Dr. Cheng completed his medical education at Hunan Medical University in 1985. Later, he continued his graduate training at the Chinese Academy of Medical Sciences & Peking Union Medical College, and Hunan Medical University, where he later became a faculty member. Dr. Cheng served as vice chairman of the Center for Molecular Biology at Hunan Medical University from 1993 to 1996. He completed additional postdoctoral training at the Kimball Research Institute (New York Blood Center) and Emory University School of Medicine. At Emory University, he was promoted to the rank of Instructor and later, Assistant Professor of Pathology and Laboratory Medicine.
In 2009, he was recruited to the Division of Pulmonary, Allergy & Critical Care Medicine at the University of Alabama at Birmingham at the rank of Associate Professor of Medicine. Dr. Cheng has spent more than two decades in biochemistry, molecular biology, and cell biology research and has discovered nine new human genes in the NADPH oxidase and heme-containing peroxidase families. He holds nine patents issued by the United States Patent and Trademark Office.
Dr. Cheng’s research interests also include exploration of the innate host defenses of VPO1 and MPO as well as development of hPx enzymes as antimicrobial agents, particularly for the drug-resistant microbes.
In the past two decades, Dr. Cheng has identified and characterized five novel members of NADPH oxidases (Nox enzymes), two regulatory proteins of Nox enzymes, and two members of heme-containing peroxidase (hPx enzymes) family (e.g. Nox3, Nox4, Nox5, NOXO1, NOXA1, VPO1 and VPO2). Based on the functional association of the two enzyme families, Dr. Cheng’s research focuses on understanding the synergistic functions of these two enzyme families in maintaining the balance of reactive oxygen species (ROS) in cells, and in pathology, the outcome of ROS imbalance in cardiovascular and respiratory systems. These include the regulatory mechanism of expression and activation of Nox and hPx enzymes.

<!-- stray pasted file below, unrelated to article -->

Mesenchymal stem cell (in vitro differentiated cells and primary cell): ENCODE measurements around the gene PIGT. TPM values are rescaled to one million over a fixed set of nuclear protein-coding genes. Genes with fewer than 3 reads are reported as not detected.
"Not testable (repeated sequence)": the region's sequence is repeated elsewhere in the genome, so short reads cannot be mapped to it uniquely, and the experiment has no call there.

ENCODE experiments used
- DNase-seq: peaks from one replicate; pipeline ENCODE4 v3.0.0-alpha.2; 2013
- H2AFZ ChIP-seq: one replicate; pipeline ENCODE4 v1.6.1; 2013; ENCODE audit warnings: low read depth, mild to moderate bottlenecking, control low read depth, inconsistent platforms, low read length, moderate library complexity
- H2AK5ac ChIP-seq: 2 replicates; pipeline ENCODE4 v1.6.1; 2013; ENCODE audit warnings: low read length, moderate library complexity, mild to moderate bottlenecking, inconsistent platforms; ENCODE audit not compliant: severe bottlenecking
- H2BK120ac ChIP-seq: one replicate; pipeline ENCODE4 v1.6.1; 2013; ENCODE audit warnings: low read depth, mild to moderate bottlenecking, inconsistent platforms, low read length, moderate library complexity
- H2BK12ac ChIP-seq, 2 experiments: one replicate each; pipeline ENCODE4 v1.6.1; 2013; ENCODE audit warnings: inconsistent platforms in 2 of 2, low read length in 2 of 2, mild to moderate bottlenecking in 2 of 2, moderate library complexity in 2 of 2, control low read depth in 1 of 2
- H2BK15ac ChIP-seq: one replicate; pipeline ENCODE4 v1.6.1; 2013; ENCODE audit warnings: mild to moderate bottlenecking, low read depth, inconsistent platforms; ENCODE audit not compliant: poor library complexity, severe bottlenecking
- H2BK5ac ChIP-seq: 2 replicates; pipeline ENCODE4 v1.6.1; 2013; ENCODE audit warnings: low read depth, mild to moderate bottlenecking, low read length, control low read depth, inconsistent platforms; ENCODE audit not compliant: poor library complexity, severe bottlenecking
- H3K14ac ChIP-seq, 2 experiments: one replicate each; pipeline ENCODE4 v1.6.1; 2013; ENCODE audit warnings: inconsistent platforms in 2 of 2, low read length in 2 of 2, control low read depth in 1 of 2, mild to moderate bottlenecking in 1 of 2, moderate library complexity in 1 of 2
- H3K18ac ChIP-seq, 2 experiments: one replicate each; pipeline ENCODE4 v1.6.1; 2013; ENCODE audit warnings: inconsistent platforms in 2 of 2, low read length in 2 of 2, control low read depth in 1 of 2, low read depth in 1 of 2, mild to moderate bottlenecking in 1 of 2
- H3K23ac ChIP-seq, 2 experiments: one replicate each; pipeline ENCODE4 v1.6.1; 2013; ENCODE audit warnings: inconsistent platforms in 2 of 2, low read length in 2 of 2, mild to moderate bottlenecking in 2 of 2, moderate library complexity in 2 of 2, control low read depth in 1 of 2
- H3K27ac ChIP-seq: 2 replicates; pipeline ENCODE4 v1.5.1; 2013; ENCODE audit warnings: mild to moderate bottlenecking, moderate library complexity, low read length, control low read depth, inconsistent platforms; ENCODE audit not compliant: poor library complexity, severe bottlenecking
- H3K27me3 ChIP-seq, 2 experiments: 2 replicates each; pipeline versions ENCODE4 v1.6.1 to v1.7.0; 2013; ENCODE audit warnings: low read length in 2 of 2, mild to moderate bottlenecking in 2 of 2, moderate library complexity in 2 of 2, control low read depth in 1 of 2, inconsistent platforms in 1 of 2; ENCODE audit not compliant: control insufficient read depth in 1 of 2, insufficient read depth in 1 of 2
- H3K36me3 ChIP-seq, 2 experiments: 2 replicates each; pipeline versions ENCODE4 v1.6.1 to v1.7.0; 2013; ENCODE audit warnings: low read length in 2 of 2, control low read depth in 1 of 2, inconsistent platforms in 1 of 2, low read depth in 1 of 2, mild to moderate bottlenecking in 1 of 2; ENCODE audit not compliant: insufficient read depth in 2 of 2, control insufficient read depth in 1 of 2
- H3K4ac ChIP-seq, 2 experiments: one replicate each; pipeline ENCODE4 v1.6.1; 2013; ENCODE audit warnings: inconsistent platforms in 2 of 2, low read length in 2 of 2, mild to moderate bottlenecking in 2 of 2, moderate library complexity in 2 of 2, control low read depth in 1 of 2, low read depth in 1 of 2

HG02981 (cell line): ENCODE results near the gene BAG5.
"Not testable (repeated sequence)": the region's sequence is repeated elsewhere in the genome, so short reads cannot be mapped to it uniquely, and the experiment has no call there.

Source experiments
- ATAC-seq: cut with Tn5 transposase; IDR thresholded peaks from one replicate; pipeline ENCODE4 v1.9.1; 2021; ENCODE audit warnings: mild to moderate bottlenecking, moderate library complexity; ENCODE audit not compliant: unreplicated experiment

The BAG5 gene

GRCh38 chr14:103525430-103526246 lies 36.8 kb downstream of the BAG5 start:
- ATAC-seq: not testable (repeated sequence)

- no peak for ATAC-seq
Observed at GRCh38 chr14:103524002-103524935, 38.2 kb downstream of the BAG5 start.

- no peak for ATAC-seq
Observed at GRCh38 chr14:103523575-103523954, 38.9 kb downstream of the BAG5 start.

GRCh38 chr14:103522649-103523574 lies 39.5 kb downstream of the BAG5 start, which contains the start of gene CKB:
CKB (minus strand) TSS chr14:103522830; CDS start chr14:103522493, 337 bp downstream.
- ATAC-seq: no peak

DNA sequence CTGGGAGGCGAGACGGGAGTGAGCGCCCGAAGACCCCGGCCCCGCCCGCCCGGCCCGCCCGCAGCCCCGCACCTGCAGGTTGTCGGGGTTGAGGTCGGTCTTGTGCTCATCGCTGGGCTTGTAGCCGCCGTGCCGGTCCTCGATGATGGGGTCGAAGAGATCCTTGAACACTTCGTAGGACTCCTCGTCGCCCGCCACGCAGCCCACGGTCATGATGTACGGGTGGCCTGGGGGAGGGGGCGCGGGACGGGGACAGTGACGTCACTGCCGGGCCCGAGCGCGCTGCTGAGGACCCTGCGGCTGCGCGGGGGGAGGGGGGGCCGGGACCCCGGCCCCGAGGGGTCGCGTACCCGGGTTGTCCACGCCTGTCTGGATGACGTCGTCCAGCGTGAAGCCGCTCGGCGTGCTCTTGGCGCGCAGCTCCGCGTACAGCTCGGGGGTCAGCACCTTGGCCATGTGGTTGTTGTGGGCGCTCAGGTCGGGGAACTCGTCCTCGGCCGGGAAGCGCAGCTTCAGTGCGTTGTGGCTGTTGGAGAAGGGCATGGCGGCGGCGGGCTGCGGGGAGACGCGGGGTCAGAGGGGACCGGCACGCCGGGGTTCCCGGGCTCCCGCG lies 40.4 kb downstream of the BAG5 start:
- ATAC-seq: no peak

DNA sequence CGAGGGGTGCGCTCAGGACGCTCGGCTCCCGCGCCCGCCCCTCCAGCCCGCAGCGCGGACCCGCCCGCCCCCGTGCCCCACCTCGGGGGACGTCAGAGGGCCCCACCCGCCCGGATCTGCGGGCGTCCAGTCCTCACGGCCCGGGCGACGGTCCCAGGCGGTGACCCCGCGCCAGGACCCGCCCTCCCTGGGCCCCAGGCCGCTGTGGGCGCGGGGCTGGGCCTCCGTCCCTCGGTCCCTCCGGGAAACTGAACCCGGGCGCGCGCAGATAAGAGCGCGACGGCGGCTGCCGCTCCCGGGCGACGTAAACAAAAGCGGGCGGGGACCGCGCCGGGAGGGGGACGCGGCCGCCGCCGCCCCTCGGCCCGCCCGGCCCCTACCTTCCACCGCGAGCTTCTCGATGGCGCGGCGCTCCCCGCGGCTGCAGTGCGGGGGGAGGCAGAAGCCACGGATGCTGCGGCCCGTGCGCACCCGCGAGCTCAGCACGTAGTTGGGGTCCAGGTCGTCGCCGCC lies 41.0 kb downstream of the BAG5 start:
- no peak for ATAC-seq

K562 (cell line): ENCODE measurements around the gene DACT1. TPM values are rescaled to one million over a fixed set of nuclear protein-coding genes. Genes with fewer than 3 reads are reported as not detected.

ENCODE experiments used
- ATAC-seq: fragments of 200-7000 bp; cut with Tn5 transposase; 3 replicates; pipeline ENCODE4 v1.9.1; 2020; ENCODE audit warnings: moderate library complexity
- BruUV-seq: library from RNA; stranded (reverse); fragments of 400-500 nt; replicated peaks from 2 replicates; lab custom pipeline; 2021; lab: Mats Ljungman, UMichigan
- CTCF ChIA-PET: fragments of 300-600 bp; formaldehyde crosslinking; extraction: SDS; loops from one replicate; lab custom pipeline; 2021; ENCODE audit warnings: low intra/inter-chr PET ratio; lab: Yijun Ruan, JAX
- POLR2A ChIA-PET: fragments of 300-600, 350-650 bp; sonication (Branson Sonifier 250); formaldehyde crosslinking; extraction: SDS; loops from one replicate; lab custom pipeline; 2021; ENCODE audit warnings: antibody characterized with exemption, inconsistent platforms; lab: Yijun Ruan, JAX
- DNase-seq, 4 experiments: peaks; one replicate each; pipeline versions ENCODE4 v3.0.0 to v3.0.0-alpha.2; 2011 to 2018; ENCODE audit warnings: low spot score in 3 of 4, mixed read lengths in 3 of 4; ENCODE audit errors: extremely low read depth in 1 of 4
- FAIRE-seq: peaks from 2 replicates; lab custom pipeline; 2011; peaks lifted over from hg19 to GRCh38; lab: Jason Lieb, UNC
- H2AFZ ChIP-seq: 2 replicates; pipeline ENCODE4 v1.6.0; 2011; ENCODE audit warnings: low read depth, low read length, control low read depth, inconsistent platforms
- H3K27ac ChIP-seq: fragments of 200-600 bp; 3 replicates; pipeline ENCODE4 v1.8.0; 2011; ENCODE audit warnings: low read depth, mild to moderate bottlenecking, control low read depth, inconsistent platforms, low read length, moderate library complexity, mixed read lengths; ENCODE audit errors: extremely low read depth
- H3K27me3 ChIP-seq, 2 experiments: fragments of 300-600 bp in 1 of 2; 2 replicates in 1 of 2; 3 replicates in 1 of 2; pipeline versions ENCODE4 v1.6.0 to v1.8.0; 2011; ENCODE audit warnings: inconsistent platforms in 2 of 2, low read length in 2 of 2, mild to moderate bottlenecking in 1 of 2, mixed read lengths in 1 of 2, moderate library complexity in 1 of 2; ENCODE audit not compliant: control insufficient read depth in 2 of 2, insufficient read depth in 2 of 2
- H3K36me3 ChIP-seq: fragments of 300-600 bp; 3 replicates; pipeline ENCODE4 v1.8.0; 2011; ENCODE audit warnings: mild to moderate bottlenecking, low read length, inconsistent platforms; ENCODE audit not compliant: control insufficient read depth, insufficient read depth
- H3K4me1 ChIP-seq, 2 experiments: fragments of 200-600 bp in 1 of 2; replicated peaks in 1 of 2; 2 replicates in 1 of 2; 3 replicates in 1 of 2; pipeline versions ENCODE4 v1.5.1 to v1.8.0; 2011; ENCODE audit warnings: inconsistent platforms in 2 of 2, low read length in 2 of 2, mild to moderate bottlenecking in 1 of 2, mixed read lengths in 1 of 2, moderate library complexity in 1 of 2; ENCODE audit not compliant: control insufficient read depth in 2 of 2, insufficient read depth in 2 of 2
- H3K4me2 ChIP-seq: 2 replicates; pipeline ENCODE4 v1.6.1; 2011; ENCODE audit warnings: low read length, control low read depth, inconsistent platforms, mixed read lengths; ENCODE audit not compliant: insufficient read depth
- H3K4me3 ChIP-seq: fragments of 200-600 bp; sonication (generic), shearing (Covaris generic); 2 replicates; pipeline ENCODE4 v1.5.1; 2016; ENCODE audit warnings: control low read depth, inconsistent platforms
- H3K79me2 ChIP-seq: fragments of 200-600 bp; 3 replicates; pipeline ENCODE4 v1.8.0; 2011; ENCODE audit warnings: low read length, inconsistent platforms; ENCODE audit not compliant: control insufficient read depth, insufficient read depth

Growing evidence indicates that H2O2 functions as a signaling molecule in cells. Recently, Dr. Cheng's group has identified that vascular peroxidase1 (VPO1) is an endogenously negative regulator of H2O2-mediated cellular signaling. Current working hypothesis is that VPO1 mediates diverse physiological and pathological processes via H2O2 on angiogenesis, extracellular matrix formation, cell proliferation, differentiation, and inflammatory responses.
hPx enzymes catalyze peroxidase reactions and halide oxidation, and produce potent oxidants. VPO1 is highly expressed in the cardiovascular system and lung, and secreted into plasma and bronchoalveolar lavage fluid, leading to the hypothesis that VPO1 plays an important role in the development of atherosclerosis and other inflammatory diseases such as asthma and fibrosis. In addition, the research interests include the involvement of VPO1 in the metabolism of nitric oxide, the formation of di-tyrosine cross-link and the chlorination of proteins.